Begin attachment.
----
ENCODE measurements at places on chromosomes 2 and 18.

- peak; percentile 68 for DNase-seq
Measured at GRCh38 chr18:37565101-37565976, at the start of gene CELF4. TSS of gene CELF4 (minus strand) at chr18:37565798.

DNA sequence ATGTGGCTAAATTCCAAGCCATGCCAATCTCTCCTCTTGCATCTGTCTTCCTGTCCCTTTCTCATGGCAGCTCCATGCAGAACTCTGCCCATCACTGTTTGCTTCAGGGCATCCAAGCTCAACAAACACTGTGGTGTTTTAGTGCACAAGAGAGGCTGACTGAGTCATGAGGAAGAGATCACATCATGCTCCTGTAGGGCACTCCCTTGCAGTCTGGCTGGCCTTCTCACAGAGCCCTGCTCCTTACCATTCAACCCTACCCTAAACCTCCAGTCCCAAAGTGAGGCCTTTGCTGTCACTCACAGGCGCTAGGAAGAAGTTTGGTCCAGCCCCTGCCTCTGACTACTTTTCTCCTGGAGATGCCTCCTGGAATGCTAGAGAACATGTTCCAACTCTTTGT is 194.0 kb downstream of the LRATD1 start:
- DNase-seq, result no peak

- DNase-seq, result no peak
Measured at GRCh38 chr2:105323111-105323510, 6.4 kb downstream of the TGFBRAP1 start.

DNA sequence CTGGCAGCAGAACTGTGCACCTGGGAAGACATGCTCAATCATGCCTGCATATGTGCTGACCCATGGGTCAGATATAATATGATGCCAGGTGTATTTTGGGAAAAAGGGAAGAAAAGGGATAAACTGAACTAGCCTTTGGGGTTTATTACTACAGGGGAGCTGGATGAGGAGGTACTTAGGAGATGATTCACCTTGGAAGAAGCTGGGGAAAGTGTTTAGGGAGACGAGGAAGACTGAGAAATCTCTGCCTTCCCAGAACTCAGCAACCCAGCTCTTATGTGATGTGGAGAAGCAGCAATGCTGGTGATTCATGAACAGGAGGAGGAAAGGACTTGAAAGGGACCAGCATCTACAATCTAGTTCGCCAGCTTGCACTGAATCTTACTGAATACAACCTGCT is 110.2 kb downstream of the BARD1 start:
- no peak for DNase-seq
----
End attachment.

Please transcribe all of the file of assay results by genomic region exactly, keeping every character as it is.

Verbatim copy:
ENCODE measurements at places on chromosomes 2 and 18.

- peak; percentile 68 for DNase-seq
Measured at GRCh38 chr18:37565101-37565976, at the start of gene CELF4. TSS of gene CELF4 (minus strand) at chr18:37565798.

DNA sequence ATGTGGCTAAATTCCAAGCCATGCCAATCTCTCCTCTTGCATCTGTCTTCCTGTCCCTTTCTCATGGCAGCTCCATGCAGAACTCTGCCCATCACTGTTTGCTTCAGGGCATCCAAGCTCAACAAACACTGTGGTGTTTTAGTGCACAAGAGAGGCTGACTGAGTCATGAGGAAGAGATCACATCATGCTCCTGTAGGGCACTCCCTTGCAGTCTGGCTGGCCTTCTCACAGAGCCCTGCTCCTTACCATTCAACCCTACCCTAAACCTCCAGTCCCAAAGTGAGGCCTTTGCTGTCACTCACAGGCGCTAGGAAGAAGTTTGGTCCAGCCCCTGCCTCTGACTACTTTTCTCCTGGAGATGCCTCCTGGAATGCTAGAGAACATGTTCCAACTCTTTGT is 194.0 kb downstream of the LRATD1 start:
- DNase-seq, result no peak

- DNase-seq, result no peak
Measured at GRCh38 chr2:105323111-105323510, 6.4 kb downstream of the TGFBRAP1 start.

DNA sequence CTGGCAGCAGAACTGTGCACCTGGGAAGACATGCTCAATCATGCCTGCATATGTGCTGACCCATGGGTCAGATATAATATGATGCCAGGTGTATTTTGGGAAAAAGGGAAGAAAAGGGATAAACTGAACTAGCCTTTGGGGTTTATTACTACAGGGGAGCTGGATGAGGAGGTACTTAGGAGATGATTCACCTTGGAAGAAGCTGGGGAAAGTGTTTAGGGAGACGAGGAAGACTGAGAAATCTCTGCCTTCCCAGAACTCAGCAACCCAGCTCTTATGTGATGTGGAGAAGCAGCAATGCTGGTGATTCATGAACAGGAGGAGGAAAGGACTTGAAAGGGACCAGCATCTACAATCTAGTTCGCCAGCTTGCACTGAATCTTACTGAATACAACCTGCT is 110.2 kb downstream of the BARD1 start:
- no peak for DNase-seq